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Ibn Al-Bannā Al Marr

Ibn Al-Bannā Al Marrākushī


(b. Marrakesh, Morocco 29 December 1256; de Marrakesh[?], 1321)


Some authors, following Casiri, say Ibn al-Bannāʾ was a native of Granada. In any case, he studied all the literary and scientific subject that had culutural value in Fez and Marrakesh. Muḥammad ibn yaḥyā al-Sharīf taught him general geometry and Euclid’s Elements; Abū Baker al-Qallūsī nicknamed al Fār (“the Mouse”), introduced him to fractional numbers; and Ibn Ḥajala and Abū ‘Abd Allāh ibn Makhlūf al-Sijimāsī rounded out his training in mathematics. He also studied medicine with al-Mirrīkh, but he did not delve deeply into the subject. The mystic al-Hazmirī was responsible for directing a great part of Ibn al-Bannāʾ’s works to the study of the magic properties of numbers and letters.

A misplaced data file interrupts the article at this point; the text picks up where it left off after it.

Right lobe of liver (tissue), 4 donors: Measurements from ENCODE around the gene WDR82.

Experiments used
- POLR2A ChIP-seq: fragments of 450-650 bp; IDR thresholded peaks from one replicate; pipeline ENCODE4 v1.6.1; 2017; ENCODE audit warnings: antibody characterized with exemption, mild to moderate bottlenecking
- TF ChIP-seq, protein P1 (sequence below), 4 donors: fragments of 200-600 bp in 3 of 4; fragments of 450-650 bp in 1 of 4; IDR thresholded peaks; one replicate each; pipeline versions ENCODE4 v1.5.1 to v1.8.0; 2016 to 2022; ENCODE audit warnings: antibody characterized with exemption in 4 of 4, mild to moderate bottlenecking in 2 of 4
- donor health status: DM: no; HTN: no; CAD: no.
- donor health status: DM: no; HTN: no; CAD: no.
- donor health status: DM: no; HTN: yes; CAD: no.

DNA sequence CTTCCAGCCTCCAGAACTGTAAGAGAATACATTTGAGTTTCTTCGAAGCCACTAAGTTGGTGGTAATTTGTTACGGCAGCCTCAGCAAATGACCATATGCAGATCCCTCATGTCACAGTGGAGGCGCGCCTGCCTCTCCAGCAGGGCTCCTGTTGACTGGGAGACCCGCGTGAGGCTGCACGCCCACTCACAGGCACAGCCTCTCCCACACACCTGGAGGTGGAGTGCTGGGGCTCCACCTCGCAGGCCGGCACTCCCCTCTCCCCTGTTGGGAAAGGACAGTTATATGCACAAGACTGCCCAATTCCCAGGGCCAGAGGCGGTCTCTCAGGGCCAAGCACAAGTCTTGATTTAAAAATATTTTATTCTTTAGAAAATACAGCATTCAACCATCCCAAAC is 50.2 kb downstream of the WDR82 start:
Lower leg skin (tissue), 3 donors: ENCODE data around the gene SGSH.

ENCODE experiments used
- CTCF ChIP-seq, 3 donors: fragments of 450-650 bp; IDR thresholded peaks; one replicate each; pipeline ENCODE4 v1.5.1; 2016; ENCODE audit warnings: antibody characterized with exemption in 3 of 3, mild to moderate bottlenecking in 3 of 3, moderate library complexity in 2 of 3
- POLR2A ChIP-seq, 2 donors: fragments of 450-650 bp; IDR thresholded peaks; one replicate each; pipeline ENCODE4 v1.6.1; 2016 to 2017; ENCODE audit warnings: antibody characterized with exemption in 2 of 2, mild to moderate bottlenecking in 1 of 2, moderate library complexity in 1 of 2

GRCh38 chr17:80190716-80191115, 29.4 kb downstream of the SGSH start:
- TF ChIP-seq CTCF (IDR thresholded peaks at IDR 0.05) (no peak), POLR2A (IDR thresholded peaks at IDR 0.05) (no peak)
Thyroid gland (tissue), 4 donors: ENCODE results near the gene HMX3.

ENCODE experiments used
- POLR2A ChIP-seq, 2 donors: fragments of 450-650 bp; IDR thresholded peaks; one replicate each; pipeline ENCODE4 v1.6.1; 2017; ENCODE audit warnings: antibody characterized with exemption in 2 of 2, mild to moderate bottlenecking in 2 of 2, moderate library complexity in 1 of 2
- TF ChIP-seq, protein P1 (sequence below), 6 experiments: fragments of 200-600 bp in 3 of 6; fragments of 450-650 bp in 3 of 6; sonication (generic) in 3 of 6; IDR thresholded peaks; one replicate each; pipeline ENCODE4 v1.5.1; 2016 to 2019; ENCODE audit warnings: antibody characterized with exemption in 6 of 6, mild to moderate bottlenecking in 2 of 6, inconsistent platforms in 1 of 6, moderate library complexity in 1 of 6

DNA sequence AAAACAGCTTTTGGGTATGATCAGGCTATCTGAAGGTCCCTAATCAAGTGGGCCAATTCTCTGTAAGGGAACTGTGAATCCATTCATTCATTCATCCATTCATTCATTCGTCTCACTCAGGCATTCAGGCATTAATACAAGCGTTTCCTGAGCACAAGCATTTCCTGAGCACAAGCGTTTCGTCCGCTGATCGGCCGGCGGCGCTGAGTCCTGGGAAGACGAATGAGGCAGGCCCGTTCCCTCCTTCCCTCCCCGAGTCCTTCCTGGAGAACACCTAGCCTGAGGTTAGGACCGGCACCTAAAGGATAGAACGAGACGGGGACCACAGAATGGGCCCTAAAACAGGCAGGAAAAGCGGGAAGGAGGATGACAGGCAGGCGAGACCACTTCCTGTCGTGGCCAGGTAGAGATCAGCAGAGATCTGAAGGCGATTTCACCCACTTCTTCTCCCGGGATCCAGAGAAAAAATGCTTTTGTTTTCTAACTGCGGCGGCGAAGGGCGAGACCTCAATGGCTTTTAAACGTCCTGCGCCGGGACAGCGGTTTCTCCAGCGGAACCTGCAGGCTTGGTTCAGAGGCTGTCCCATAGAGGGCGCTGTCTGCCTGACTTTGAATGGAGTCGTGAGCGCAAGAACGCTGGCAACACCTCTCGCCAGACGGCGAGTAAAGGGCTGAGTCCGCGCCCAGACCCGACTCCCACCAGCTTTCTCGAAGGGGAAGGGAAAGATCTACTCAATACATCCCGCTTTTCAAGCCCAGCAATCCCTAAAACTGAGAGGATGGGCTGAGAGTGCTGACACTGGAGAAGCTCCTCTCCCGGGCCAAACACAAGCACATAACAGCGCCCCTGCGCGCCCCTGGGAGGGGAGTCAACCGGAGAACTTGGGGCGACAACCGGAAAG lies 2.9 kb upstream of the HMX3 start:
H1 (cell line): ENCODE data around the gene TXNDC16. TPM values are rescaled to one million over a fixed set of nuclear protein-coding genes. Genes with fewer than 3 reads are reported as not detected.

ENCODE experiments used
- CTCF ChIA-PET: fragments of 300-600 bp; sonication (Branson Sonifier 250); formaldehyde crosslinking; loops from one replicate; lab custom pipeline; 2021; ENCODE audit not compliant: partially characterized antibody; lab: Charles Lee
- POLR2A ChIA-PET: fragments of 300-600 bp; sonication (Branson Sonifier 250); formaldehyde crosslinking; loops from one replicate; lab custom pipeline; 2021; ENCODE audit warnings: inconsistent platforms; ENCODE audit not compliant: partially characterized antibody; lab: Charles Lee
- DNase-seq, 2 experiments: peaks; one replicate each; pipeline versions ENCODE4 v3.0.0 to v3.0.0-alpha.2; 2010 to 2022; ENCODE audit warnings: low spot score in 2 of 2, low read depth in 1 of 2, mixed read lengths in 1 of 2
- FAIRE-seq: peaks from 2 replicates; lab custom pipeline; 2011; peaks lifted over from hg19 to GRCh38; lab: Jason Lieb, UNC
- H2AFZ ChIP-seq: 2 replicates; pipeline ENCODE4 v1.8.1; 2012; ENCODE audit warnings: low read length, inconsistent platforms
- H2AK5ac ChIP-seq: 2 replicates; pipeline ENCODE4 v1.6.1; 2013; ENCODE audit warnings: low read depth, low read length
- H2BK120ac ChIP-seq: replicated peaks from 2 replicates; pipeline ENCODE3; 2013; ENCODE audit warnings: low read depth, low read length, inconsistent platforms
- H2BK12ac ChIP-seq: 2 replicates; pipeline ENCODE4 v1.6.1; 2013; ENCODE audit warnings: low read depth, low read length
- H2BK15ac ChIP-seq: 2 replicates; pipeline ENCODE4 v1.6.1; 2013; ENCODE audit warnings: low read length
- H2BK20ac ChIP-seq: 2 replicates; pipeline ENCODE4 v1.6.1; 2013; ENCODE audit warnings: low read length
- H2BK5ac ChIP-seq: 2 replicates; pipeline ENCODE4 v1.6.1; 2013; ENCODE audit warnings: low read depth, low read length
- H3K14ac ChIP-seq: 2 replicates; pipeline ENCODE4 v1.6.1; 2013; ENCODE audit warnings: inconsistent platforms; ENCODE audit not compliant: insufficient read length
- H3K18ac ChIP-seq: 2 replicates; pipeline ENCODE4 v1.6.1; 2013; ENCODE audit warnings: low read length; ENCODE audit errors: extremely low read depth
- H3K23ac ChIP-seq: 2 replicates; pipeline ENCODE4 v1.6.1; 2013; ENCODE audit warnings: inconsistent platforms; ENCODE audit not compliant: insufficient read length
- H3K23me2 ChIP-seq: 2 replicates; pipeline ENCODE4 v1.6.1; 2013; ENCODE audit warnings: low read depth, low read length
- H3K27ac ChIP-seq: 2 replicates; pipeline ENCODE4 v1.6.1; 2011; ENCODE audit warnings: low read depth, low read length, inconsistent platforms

He taught arithmetic, algebra, geometry, and astronomy in the madrasa al-ʿAṭṭārīn in Fez. Among his disciples were Abū Zayd ‘Abd al-Rahmān... al-Lajāʾī ( 771/1369) teacher of Ibn Qunfudh, who left us an excellent biographical sketch of Ibn al-Bannnāʾ; muḥammad ibn Ibrāhīm al-Abūli (d 770/1368) Abu’l-Barakāt al-Balāfiqī (d 771/1370), Who had ibn al-Khaṭīb and Ibn Khaldūn as disciples; and Ibn al-Najjār al-Tilimsānī.